By Dr. Mike Walden
There’s been plenty of uncertainty recently swirling around the national economy. Trade tensions, stock market ups and downs and movements in interest rates have all captured headlines and editorials.
But let’s get closer to home and talk about the North Carolina economy. I constantly watch our state economy. For example, I release a monthly leading economic indicator for North Carolina. Also, twice a year I do a “deep dive” into the state’s economic statistics to expand my understanding of what’s happening to our companies, workers, households and regions.
I just finished my mid-year dive and will report on the major results here. I’ll talk about trends in North Carolina’s economy over the past year and well as give you my crystal-ball forecasts for where we’re headed in the next year.
First and foremost, North Carolina’s economy has continued to expand. In the past year – measured from July 2018 to July 2019 – the state added over 75,000 jobs, and the pace of job growth was slightly faster than the nation.
And here’s another good trend in our jobs. One issue in North Carolina – indeed, an issue in most states – has been sparse growth in jobs in the middle of the wage distribution. For most of the last decade job growth has occurred in high-paying jobs and in low-paying jobs, with little growth in middle-paying jobs, such as in manufacturing, construction, transportation and health care support. This has contributed to the issue of widening income inequality.
The good news is in the last year, increases in the three pay categories of jobs in North Carolina have been relatively balanced. This is important for several reasons, not the least of which is the addition of middle-paying job rungs on the income ladder is essential for the income mobility of workers.
The average wage rate (pay per hour) of North Carolina workers also continued to increase in 2019, and the gain exceeded the average increase in the prices of products and services workers buy. In other words, improvements in worker pay outpaced inflation, meaning the average standard of living improved.
Average wage rates in North Carolina still lag average wage rates in the nation. Economists who study state pay differences say there are two reasons behind this result. One is the lower cost-of-living in North Carolina compared to the country. Studies show our state’s prices are between five percent and 10 percent lower than in the nation. Second is lower educational attainment in the state compared to the country. There is a strong correlation between educational attainment and worker wages.
Of course, job growth rates are not even across all regions of the state. During the year including the second half of 2018 and the first half of 2019, the Asheville, Charlotte and Winston-Salem regions experienced the strongest growth in jobs. At the other end of the spectrum, Jacksonville, Burlington, Greensboro, Greenville and New Bern lost jobs.
Interestingly, rural areas – defined as those counties outside of metropolitan regions – had a job growth rate comparable to the state total.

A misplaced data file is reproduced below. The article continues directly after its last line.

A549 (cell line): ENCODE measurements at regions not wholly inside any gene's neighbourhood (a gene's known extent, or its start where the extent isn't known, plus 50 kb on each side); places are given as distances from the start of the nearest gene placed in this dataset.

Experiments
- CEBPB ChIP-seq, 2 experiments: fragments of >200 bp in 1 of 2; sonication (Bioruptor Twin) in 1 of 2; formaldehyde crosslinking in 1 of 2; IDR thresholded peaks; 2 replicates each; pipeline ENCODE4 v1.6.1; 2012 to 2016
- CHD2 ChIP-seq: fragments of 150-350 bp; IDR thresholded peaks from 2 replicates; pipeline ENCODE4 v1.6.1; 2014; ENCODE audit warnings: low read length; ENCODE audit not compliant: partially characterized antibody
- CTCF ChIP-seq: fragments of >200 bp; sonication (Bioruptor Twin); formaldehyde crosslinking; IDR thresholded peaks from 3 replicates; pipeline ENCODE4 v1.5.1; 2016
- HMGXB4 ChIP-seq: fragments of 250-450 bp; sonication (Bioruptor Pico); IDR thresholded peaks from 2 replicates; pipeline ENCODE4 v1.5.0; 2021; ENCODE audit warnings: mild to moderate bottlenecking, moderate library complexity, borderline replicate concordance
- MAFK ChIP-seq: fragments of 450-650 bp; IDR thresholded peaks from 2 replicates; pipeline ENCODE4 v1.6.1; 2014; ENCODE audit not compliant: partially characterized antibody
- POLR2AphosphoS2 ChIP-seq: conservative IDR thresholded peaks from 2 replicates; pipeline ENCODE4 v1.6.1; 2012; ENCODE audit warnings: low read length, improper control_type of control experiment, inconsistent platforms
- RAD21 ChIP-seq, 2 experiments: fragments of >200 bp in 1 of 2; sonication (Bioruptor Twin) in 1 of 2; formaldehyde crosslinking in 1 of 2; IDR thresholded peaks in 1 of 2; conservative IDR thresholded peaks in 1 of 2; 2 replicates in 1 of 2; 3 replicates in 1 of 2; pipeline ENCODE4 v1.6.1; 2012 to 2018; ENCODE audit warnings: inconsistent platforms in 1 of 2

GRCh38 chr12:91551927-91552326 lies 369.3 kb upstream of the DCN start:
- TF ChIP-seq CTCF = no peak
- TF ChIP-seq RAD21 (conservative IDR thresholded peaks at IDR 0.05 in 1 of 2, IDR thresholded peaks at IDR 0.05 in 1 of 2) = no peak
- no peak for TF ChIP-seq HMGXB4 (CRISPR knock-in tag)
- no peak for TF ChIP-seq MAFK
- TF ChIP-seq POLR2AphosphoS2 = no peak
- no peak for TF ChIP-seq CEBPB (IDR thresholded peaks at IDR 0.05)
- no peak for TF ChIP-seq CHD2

As most people know, technology continues to be a growth sector in the economy. North Carolina already has a significant tech sector. Happily, for the most recent year that data are available, our state’s tech sector grew significantly faster than at the national level.
Unfortunately, there are some worrying aspects of the recent state economy. Farm output in North Carolina has suffered a large reduction in production. While there can be many reasons for this, clearly one is the on-going trade tensions with China. China’s tactics in this dispute have resulted in fewer key North Carolina farm products being sold to that important country.
Another concern is construction. Residential building permits are on track to decline in the state in 2019. If it’s any comfort, the same trend is occurring in the nation. Perhaps lower interest rates later this year will turn around this decline.
All of this information shows where North Carolina has been. But where is the state economy going in the future?
Of course, recognize that forecasts are just an educated guess, and no forecast is guaranteed. To add to the uncertainty, economists often disagree about the future. (PS: Economists are much better at predicting the past!!)
Here’s my views about the future economy. North Carolina will continue to grow and add production and jobs. However, the pace of growth, while positive, will slow. Rather than expanding at close to a three percent annual rate, growth will be closer to two percent.
Note this doesn’t imply a recession. A recession means the growth rate is negative and the economy is contracting – that is, getting smaller. My headlights don’t show this yet. Certainly, however, if conditions change, I can change my forecast.
Any state’s economy is a complex mix of many factors. You decide if these factors have moved – and will continue to move – in a positive direction for North Carolina.
Walden is a William Neal Reynolds Distinguished Professor and Extension Economist in the Department of Agricultural and Resource Economics at North Carolina State University who teaches and writes on personal finance, economic outlook and public policy.